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Having spent the last however many decades believing Commodore Semiconductor Group was a simple rename of MOS Technology, I just watched a video – quite interesting in its own right – which casually remarks that this is not so; it's a collective name for all the semiconductor companies that CBM bought.

https://www.youtube.com/watch?v=IBXOiRinvaw&list=WL&index=10&ab_channel=CommodoreHistory

Relevant remark is around 2:40.

And Google turns up a handful of results that seem to confirm this is the case, but I have not yet found any further detail.

One of the companies in question was called Frontier Manufacturing, in Los Angeles.

What did they do? What chips did they design or make, either before or after the acquisition? Much has been said and written about the central importance of MOS Technology in the history of Commodore as a computer company; almost no one seems to have even heard of Frontier Manufacturing, and no one seems to have anything to say about them. But they must have done something?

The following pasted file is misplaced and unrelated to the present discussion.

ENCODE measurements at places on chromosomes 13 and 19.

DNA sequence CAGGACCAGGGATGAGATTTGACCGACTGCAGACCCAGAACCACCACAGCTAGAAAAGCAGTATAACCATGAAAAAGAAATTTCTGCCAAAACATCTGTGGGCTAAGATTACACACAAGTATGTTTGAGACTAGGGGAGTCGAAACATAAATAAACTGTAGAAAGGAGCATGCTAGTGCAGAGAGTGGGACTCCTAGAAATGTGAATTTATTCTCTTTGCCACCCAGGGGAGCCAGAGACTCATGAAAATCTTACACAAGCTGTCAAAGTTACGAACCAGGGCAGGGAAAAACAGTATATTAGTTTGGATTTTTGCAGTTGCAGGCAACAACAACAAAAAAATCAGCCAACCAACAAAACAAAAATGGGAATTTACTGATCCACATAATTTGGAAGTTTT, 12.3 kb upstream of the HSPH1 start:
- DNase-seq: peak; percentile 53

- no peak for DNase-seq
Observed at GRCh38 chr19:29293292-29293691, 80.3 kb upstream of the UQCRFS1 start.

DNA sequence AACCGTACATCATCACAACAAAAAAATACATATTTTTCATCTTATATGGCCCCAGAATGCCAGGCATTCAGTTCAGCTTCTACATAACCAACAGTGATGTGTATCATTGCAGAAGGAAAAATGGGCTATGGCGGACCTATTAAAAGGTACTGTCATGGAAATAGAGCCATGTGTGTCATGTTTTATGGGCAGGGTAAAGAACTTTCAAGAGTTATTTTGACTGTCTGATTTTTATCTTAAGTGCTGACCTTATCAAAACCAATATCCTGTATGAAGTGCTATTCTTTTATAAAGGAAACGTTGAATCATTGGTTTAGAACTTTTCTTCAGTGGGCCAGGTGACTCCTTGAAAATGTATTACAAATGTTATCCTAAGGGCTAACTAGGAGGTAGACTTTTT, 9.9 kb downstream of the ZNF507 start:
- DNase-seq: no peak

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    They could have been a packaging house, or printed circuit board house, up to and including fully populated boards or even boards stuffed in housings. A lot happens between making a chip and delivering a computer to a customer.
    – Jon Custer
    Commented Jun 12 at 12:01
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    If someone has access to the Stanford library they could access (by request) their collection of the Western Electronic Manufacturers Association directories from 1960 to 1977 (searchworks.stanford.edu/view/9863995)
    – Jon Custer
    Commented Jun 13 at 13:16

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